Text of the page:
Home Sweet Home.
Ever since the pandemic started, people have been spending more time at home. Products like Alexa are making our home more smart and friendly, so we wanted to make something similar applying what we learned so far. On one hand, a smart home should make you comfortable, on the other hand, it must guarantee that you are safe. Thus, we set these two goals as our expected system functions.

What it does

We designed and prototyped an embedded device to demonstrate a Smart Home. Firstly, our product can sense the current temperature with a temperature and humidity sensor and automatically turn on a fan if it is hot. Secondly, our system uses a distance sensor to detect if there is a suspicious person approaching your door. Thirdly, our system can generate a random 6-bit password, then the user can input passwords from the keypad to open the door (shown by driving a servo motor).

How we built it

For the hardware part, we designed our schematic and layout using Altium Studio, and then send to PCBWay for manufacturing. However, we didn't get our board on time because of the delay caused by covid pandemic. Alternatively, we used dev boards to build up a integrated system.
The temperature sensor SHTC3, distance sensor US-100, and RGB driver are connected to MCU as system input, and LEDs, fan, and servo motor serve as output to demonstrate our function.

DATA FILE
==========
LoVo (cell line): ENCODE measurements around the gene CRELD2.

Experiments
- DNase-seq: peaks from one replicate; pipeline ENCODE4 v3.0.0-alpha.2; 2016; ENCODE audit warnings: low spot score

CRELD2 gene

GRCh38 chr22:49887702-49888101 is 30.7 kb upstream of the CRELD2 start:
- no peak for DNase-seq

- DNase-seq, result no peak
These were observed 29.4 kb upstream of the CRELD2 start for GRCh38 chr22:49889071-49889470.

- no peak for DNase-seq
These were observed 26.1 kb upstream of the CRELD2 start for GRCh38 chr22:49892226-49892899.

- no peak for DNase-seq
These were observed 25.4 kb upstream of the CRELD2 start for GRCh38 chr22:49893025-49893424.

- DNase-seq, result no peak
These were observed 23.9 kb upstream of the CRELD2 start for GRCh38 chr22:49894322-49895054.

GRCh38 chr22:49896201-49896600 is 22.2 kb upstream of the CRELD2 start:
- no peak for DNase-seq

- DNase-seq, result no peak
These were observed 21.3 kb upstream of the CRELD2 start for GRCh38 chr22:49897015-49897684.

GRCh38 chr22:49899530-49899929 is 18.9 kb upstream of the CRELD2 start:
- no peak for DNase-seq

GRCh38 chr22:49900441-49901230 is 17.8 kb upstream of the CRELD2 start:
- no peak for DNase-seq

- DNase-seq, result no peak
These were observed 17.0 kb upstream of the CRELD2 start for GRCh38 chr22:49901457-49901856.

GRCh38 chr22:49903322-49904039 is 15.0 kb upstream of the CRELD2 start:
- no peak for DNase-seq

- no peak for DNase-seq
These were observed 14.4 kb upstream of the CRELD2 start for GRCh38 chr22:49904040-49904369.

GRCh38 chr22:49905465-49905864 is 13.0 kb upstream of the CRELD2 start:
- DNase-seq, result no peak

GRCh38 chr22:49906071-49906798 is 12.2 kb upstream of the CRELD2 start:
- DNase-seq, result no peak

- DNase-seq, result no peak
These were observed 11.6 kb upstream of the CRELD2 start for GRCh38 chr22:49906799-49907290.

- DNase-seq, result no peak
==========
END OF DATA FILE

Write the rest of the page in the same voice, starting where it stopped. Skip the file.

For the software part, we are using FreeRTOS to realize multi-thread logic. The bootloader is used to start up and update the program if possible, and the CLI command is used to test the functions.
The temperature sensor and distance sensor will constantly detect the environmental temperature, humidity and distance, and constantly transmit the data to the MQTT broker. The MQTT broker then sends the message to NodeRed UI frontend so that we can clearly see what’s happening on the website. Simultaneously, if the temperature is higher than the threshold, the MCU (Microcontroller Unit) will drive the fan to turn on, and if the distance is lower than the threshold we set, a red LED will be turned on to show an alert.
As for the keypad connected through I2C protocol, it allows users to input a 6 digits password to “open the door”. The password will be sent through MQTT, and then be compared with the correct password, which is generated by NodeRed random numbers.

Challenges we ran into

  1. The logic of FreeRTOS
    Both of us are not familiar with FreeRTOS. It took us a while to understand what’s the logic behind and how they work. Since we lack some operation system and computer architecture background, we spent some time trying to figure out how semaphore and mutex cooperate together to get multi threads running simultaneously. We learned a lot from the researching process and want to develop more knowledge in this field in the future.
  2. The usage of NodeRed